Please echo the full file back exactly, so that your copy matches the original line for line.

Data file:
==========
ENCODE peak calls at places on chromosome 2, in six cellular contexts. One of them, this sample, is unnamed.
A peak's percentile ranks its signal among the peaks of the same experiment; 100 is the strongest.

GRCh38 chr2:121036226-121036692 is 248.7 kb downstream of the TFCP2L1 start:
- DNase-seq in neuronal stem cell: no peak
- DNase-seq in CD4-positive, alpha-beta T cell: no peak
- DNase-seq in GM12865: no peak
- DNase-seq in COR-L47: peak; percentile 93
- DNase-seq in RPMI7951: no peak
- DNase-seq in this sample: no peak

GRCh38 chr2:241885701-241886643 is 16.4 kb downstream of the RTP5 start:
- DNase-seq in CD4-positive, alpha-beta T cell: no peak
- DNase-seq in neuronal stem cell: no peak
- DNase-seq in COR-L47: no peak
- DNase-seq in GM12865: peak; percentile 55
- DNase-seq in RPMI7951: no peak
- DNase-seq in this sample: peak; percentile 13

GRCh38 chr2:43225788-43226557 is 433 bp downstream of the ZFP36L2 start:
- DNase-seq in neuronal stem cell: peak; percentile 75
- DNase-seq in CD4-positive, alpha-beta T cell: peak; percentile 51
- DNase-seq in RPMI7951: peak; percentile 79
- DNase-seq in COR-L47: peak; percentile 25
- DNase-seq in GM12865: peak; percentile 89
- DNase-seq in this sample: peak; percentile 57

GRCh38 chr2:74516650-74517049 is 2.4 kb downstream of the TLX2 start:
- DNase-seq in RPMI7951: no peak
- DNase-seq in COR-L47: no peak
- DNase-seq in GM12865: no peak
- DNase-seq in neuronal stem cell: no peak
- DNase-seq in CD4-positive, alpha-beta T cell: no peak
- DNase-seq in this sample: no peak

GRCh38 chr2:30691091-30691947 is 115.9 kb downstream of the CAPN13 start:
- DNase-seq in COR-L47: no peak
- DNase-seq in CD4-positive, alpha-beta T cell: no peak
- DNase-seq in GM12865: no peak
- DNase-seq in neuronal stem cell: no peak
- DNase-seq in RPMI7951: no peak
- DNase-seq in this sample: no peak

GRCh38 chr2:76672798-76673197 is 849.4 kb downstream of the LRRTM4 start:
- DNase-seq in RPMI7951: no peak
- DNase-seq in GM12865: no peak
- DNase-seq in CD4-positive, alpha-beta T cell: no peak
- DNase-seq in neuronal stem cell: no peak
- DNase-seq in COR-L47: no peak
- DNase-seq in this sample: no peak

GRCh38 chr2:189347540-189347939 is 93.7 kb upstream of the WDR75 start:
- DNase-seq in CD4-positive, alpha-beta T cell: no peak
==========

ENCODE peak calls at places on chromosome 2, in six cellular contexts. One of them, this sample, is unnamed.
A peak's percentile ranks its signal among the peaks of the same experiment; 100 is the strongest.

GRCh38 chr2:121036226-121036692 is 248.7 kb downstream of the TFCP2L1 start:
- DNase-seq in neuronal stem cell: no peak
- DNase-seq in CD4-positive, alpha-beta T cell: no peak
- DNase-seq in GM12865: no peak
- DNase-seq in COR-L47: peak; percentile 93
- DNase-seq in RPMI7951: no peak
- DNase-seq in this sample: no peak

GRCh38 chr2:241885701-241886643 is 16.4 kb downstream of the RTP5 start:
- DNase-seq in CD4-positive, alpha-beta T cell: no peak
- DNase-seq in neuronal stem cell: no peak
- DNase-seq in COR-L47: no peak
- DNase-seq in GM12865: peak; percentile 55
- DNase-seq in RPMI7951: no peak
- DNase-seq in this sample: peak; percentile 13

GRCh38 chr2:43225788-43226557 is 433 bp downstream of the ZFP36L2 start:
- DNase-seq in neuronal stem cell: peak; percentile 75
- DNase-seq in CD4-positive, alpha-beta T cell: peak; percentile 51
- DNase-seq in RPMI7951: peak; percentile 79
- DNase-seq in COR-L47: peak; percentile 25
- DNase-seq in GM12865: peak; percentile 89
- DNase-seq in this sample: peak; percentile 57

GRCh38 chr2:74516650-74517049 is 2.4 kb downstream of the TLX2 start:
- DNase-seq in RPMI7951: no peak
- DNase-seq in COR-L47: no peak
- DNase-seq in GM12865: no peak
- DNase-seq in neuronal stem cell: no peak
- DNase-seq in CD4-positive, alpha-beta T cell: no peak
- DNase-seq in this sample: no peak

GRCh38 chr2:30691091-30691947 is 115.9 kb downstream of the CAPN13 start:
- DNase-seq in COR-L47: no peak
- DNase-seq in CD4-positive, alpha-beta T cell: no peak
- DNase-seq in GM12865: no peak
- DNase-seq in neuronal stem cell: no peak
- DNase-seq in RPMI7951: no peak
- DNase-seq in this sample: no peak

GRCh38 chr2:76672798-76673197 is 849.4 kb downstream of the LRRTM4 start:
- DNase-seq in RPMI7951: no peak
- DNase-seq in GM12865: no peak
- DNase-seq in CD4-positive, alpha-beta T cell: no peak
- DNase-seq in neuronal stem cell: no peak
- DNase-seq in COR-L47: no peak
- DNase-seq in this sample: no peak

GRCh38 chr2:189347540-189347939 is 93.7 kb upstream of the WDR75 start:
- DNase-seq in CD4-positive, alpha-beta T cell: no peak